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Re: Critical missing feature in SSML specification

From: Al Gilman <asgilman@iamdigex.net>
Date: Thu, 30 Jan 2003 12:10:12 -0500
Message-Id: <>
To: Richard Schwerdtfeger <schwer@us.ibm.com>, www-voice@w3.org
Cc: w3c-wai-pf@w3.org

I am going to attempt a summary for this thread.

** executive summary

No change in SSML is indicated, additional specification may be appropriate
in the next generation of the framework (family of specifications).  An
existing Recommendation captures the essence of the requirement, however.

'Stop' is an event or command message flowing upstream from the UI to the
speech production activity.

SSML is an encoding for information flowing downstream from the dialog
resource repository to the speech production activity.  The 'stop' processing
command is thus not appropriate to implement in the SSML markup vocabulary.

Specification of machine access to the voice browser processes is one of the
topics that has already come up in the consultations between the Voice
Browser group and the WAI/PF group.  We plan to be reviewing results of this
dialog as requirements for the next generation Voice Browser Framework at
the Technical Plenary Week.

This 'stop' event or control capability and its restart implications would
logically come under the specification of this machine level of access to
the Voice Browser User Agent.

There are already requirements articulated for Web User Agents in a W3C
Recommendation known as the User Agent Accessibility Guidelines 1.0
While the implementation report for these guidelines has focused on base
and assistive technology resident on a client node, these guidelines should
by default be considered to apply already to SSML processors except where
demonstrably inapprpriate.

Where direct application of these guidelines is technically infeasible,
equivalent facilitation (access to comparable outcomes) should be investigated
before dismissing the reference as inapplicable.

See for example


Requirements for how much the Voice Browsing User Agent should be
unbundleable into processes running on different network nodes, and how to
support the required level of distribution, have not been studied in either
the WAI or the Voice Browser activities to a sufficient degree to
standardize requirements for how such a 'stop' capability should be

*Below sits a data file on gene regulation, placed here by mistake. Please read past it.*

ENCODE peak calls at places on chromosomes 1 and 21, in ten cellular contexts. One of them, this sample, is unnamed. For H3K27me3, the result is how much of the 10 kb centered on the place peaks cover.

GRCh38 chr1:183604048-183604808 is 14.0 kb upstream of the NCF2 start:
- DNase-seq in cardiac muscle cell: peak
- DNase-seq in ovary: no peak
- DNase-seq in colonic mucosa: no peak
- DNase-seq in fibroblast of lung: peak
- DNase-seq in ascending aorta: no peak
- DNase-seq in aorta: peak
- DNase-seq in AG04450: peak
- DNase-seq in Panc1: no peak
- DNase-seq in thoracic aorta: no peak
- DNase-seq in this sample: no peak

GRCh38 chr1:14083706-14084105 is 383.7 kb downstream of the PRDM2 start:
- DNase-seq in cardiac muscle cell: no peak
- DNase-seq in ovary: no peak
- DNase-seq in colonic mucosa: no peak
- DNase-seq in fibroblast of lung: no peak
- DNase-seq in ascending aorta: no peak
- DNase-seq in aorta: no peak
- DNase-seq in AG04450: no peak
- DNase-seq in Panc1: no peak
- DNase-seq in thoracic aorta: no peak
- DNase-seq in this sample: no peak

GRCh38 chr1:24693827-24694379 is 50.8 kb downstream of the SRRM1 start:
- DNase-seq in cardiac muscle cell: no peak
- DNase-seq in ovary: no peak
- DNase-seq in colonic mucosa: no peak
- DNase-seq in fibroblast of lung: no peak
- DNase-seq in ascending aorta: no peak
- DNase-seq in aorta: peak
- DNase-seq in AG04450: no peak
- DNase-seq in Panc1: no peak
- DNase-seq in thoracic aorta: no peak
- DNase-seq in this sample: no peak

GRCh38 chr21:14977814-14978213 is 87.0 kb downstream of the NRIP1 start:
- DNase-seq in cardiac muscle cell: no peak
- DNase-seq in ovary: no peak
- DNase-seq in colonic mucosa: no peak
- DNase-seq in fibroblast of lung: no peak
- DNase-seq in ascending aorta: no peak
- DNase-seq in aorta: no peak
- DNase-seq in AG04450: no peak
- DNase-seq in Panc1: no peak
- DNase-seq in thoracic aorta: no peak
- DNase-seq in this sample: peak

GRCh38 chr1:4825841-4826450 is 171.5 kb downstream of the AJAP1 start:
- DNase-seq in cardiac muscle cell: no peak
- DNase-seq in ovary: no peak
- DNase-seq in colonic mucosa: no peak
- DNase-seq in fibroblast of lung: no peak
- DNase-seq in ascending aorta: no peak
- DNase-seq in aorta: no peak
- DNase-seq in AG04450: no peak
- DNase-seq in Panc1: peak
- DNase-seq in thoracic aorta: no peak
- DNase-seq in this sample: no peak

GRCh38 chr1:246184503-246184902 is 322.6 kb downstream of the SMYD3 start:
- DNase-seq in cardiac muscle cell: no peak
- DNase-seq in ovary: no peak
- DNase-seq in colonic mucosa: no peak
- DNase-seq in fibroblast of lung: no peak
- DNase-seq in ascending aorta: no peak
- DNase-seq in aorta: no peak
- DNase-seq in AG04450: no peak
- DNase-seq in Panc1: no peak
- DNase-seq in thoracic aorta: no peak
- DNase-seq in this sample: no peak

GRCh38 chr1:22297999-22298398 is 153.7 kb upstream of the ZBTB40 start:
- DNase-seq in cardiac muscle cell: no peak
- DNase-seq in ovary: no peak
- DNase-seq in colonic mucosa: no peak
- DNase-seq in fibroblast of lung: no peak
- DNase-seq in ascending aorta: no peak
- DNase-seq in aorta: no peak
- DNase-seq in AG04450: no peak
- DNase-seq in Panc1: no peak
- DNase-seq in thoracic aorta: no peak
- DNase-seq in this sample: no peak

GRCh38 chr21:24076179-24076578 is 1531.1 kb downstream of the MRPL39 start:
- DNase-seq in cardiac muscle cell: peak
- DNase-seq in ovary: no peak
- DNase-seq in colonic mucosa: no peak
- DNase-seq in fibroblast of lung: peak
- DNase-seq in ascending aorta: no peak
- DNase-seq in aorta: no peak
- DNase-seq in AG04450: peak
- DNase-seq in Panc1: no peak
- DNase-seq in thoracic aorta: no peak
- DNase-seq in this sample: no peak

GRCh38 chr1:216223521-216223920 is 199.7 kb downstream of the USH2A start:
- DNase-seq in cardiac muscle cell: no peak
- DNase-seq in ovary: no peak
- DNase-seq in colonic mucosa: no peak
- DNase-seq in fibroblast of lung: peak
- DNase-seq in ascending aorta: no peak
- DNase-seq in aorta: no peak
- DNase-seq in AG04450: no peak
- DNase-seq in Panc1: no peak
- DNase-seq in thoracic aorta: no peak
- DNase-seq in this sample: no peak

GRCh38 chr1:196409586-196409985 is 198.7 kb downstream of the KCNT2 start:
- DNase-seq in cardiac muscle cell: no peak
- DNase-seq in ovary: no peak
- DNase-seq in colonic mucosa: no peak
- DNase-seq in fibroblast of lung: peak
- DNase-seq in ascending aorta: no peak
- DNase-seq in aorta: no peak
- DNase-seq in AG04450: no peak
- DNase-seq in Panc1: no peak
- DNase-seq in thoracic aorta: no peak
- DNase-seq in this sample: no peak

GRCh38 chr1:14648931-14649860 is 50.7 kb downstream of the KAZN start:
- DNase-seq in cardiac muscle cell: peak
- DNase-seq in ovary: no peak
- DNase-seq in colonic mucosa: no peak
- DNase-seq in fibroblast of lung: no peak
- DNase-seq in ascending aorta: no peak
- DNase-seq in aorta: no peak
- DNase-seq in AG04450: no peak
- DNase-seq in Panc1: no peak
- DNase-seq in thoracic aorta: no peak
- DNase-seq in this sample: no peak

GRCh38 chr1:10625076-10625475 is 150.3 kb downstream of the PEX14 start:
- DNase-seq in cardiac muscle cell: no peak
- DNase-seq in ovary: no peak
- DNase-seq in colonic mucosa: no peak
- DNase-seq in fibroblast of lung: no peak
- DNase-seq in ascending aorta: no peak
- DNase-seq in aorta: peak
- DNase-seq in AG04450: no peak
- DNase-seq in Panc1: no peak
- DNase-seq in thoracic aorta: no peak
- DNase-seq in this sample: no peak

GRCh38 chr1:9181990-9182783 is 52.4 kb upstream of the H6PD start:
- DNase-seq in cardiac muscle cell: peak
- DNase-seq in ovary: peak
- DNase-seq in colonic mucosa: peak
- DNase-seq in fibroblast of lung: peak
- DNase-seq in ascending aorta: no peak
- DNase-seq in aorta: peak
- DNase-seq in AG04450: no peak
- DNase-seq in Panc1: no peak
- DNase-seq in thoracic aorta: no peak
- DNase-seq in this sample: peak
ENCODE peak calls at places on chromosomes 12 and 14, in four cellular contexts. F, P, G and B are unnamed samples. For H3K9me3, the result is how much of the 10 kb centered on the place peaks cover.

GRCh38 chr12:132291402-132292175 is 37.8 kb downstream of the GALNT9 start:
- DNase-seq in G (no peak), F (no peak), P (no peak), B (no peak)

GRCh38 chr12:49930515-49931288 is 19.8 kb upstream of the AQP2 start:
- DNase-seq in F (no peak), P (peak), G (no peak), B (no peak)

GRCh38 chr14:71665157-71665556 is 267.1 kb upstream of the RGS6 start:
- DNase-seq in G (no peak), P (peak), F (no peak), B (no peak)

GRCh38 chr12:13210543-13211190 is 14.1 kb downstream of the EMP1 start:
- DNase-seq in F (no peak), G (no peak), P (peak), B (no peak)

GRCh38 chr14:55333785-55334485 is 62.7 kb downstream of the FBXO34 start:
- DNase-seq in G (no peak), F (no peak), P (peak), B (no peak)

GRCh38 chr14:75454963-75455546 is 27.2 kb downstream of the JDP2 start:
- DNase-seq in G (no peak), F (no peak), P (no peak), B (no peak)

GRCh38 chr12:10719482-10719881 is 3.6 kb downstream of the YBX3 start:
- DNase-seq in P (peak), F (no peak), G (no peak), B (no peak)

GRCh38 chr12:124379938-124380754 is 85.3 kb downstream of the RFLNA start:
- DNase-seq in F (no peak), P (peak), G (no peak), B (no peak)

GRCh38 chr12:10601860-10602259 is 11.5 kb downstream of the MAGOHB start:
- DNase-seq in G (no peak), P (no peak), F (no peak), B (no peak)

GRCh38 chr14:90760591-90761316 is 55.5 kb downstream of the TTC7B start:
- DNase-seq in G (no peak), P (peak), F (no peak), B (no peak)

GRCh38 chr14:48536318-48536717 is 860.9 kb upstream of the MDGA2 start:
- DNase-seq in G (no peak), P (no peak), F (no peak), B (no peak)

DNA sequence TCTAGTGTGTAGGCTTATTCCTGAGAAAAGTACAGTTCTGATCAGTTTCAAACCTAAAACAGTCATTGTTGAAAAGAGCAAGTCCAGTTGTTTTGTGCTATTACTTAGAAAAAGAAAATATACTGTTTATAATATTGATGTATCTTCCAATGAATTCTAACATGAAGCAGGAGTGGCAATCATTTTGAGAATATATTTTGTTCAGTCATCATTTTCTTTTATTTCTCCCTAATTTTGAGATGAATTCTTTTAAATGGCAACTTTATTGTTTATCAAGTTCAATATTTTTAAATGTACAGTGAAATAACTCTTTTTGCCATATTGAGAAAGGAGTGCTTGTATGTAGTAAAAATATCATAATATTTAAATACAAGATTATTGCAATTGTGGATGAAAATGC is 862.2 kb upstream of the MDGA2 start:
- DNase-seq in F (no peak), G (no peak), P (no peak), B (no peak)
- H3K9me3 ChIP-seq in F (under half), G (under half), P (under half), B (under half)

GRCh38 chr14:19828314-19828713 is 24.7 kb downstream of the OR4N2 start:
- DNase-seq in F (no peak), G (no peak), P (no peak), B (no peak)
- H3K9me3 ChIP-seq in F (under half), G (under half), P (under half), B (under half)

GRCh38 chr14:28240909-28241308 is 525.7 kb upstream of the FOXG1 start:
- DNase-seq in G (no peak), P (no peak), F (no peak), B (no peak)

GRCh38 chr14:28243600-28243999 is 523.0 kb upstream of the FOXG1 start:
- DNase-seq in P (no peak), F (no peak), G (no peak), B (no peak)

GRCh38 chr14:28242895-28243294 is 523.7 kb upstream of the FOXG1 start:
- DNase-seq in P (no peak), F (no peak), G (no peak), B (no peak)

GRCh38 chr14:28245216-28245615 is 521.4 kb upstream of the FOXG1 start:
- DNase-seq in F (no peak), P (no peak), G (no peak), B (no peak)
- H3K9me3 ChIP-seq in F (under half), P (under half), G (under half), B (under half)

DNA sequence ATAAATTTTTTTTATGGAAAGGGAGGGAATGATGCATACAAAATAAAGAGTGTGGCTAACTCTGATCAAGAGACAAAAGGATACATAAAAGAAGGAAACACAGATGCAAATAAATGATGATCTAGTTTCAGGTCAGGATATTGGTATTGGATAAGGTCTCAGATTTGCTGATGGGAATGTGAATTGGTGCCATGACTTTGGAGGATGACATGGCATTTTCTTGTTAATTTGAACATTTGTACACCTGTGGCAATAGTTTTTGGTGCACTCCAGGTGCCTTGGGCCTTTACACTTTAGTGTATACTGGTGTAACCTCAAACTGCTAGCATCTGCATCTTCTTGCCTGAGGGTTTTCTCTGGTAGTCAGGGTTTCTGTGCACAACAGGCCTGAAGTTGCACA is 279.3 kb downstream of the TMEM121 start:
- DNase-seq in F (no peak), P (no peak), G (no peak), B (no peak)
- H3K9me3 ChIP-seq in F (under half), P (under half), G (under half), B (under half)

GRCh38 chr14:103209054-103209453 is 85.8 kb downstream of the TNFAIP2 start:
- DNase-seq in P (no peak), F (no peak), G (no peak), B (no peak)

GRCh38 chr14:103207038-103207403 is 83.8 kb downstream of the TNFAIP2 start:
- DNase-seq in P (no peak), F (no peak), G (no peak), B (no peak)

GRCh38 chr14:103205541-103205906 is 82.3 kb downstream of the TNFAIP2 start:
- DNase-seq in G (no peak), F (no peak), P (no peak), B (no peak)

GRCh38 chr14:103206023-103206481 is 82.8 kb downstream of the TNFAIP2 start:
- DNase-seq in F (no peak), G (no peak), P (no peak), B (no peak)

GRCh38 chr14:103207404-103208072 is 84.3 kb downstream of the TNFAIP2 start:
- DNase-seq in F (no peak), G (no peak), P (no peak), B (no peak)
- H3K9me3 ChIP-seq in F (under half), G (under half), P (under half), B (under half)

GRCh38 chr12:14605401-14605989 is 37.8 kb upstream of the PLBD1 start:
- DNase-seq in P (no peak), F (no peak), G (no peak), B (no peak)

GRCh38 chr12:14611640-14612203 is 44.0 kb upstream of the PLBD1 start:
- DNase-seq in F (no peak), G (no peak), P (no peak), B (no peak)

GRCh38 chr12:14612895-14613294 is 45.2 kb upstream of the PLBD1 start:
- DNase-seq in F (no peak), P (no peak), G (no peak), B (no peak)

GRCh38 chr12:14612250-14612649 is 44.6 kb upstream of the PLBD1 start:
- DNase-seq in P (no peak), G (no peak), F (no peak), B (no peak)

supported in the speech production module [a.k.a. TTS process] of the Voice
Browser or a Multimodal Browser using TTS and SSML.


1.  The user who is using a speech transcription of text as a display needs 
to be
able to stop the speech.  Intelligent resumption is desired.

Janina sketched some of the process control transitions and Glen Shires 

Basic requirements are set out in the UAAG

Another good reference model to bookmark in this regard is the user control
of play model for the Z39-86 Standard Talking Book.

: Document Navigation Features List
: http://www.loc.gov/nls/z3986/background/navigation.htm

In particular, note that in this application the 'jump forward' i.e. 
'escape' function
relates to a subset of the syntactic container types in the content 
markup.  When
escaping from a table, one does not merely escape from the XML entity, nor 
escape from
the whole chapter, but to the end of the table.

2. The issues of chunking for distributed processing (where to resume from,
where to jump forward to, streaming) will come up again naturally in the
Timed Text application space.

  W3C Timed Text Home page

There is probably a dependency here, to align what is done by way of Web 
Service Port
Types for access to the Voice Browsing Process with the Timed Text 
specifications coming out of that work item.

Similarly there are already on the books work items in Multimodal 
Interaction for
how speech integrates into multimodal delivery contexts, and work in Device 
for how content can be ready for different delivery contexts.


At 12:37 PM 2003-01-29, Richard Schwerdtfeger wrote:

>In reviewing the SSML specification we (PF Group) overlooked an extremely
>critical missing feature in the last call draft.
>It is absolutely essential that SSML support a <STOP> command.
>Screen reader users will often hit the stop command to tell the speech
>synthesizer to stop speaking. Screen Readers would use the <MARK>
>annotation as a way to have the speech engine tell the screen reader when
>speech has been processed (marker processed). In the event that the user
>tells the screen reader to stop speaking the screen reader should be able
>to send a stop command to the speech engine which would utltimately flush
>the speech buffers. Markers not returned would help the screen reader know
>where the user left off in the user interface (maintain point of regard
>relative to what has been spoken).
>I apologize for not submitting this in our last call review but this is a
>hard requirement. Otherwise, we SSML cannot support screen readers.
>Rich Schwerdtfeger
>STSM, Software Group Accessibility Strategist
>Emerging Internet Technologies
>Chair, IBM Accessibility Architecture Review  Board
>schwer@us.ibm.com, Phone: 512-838-4593,T/L: 678-4593
>"Two roads diverged in a wood, and I -
>I took the one less traveled by, and that has made all the difference.",
Received on Thursday, 30 January 2003 12:20:52 UTC

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